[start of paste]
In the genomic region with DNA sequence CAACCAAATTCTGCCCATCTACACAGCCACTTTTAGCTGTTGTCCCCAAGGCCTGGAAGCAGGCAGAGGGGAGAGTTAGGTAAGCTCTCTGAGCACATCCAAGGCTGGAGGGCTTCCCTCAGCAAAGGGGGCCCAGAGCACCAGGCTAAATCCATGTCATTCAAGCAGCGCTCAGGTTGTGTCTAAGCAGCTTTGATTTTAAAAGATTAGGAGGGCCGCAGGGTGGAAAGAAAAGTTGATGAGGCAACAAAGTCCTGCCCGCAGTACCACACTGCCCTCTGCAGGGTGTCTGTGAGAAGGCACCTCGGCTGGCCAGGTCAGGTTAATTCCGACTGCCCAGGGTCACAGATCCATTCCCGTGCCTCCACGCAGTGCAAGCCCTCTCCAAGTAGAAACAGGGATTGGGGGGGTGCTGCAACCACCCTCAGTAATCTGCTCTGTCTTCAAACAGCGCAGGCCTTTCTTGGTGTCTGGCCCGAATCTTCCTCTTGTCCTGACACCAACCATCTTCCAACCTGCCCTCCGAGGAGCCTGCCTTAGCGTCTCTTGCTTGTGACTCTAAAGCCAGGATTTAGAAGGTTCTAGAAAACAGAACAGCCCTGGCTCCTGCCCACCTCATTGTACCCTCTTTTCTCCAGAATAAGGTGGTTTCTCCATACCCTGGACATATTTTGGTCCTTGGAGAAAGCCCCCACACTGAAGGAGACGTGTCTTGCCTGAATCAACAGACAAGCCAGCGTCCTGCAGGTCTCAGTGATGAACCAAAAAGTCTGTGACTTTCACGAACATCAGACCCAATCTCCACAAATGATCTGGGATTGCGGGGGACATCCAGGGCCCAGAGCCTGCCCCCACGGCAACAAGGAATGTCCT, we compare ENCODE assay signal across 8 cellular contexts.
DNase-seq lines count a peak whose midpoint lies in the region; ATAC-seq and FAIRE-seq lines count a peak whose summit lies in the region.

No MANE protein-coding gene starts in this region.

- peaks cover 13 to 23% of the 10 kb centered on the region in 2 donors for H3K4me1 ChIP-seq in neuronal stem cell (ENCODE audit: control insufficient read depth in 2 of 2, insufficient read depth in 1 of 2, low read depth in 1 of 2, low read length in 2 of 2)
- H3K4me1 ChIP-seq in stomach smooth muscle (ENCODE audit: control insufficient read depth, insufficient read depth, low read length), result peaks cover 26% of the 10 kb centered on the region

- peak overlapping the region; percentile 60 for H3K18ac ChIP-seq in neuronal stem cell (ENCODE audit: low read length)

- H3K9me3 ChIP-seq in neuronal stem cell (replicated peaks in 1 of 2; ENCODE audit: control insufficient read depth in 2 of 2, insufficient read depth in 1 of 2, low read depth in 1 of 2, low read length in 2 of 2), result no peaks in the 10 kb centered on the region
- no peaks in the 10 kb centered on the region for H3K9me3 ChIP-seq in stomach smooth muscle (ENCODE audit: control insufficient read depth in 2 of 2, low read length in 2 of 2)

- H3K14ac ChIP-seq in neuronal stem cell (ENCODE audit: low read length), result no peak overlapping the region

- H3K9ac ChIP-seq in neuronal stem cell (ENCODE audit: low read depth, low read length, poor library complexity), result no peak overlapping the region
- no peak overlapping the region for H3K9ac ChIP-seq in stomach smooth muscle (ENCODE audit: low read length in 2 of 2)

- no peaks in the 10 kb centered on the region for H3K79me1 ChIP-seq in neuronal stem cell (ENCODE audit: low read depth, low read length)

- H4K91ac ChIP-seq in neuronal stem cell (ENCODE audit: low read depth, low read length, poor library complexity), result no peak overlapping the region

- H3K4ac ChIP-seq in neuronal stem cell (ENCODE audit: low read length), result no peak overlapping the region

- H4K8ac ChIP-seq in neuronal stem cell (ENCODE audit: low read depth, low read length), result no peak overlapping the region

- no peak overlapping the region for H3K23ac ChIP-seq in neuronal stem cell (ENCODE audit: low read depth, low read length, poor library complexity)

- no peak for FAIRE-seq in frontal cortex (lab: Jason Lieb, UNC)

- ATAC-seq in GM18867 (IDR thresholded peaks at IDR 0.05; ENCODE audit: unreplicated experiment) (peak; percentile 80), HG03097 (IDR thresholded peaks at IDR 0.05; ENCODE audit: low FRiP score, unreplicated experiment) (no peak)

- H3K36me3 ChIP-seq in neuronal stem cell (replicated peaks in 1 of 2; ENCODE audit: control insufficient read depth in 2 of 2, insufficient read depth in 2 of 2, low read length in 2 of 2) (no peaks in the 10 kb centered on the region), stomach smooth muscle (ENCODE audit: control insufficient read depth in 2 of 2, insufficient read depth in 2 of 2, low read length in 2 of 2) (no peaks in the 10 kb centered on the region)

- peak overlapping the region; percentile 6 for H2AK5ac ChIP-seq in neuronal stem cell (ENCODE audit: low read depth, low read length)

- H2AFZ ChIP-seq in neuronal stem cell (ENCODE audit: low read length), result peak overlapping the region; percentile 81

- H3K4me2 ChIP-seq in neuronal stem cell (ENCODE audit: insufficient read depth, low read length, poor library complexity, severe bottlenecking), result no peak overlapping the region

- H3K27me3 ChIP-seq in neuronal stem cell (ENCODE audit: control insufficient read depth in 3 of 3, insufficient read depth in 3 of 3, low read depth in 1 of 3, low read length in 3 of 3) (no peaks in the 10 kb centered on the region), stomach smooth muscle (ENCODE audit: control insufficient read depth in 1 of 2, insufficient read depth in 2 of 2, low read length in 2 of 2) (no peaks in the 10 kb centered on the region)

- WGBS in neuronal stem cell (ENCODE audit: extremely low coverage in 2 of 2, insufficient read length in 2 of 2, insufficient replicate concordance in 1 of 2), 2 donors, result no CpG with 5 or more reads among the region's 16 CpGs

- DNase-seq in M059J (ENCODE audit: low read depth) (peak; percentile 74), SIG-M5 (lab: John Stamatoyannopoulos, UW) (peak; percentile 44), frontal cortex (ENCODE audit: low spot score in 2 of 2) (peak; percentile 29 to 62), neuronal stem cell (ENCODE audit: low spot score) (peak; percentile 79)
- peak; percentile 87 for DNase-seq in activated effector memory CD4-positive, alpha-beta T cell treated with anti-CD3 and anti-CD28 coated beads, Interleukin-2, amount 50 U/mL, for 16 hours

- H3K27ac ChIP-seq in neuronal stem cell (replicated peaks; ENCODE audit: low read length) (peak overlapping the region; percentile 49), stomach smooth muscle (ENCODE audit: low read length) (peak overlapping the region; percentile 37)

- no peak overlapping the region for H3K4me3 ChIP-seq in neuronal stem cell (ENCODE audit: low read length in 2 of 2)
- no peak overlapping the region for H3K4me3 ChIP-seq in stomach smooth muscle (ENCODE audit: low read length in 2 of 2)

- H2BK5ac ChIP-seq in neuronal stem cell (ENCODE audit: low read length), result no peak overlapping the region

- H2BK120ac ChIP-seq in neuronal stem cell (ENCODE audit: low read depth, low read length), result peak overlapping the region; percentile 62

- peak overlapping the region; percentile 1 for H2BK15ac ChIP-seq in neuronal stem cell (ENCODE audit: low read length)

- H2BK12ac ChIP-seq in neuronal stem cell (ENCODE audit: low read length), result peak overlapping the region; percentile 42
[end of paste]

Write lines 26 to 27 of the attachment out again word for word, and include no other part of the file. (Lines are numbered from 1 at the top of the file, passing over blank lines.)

- peak; percentile 87 for DNase-seq in activated effector memory CD4-positive, alpha-beta T cell treated with anti-CD3 and anti-CD28 coated beads, Interleukin-2, amount 50 U/mL, for 16 hours

- H3K27ac ChIP-seq in neuronal stem cell (replicated peaks; ENCODE audit: low read length) (peak overlapping the region; percentile 49), stomach smooth muscle (ENCODE audit: low read length) (peak overlapping the region; percentile 37)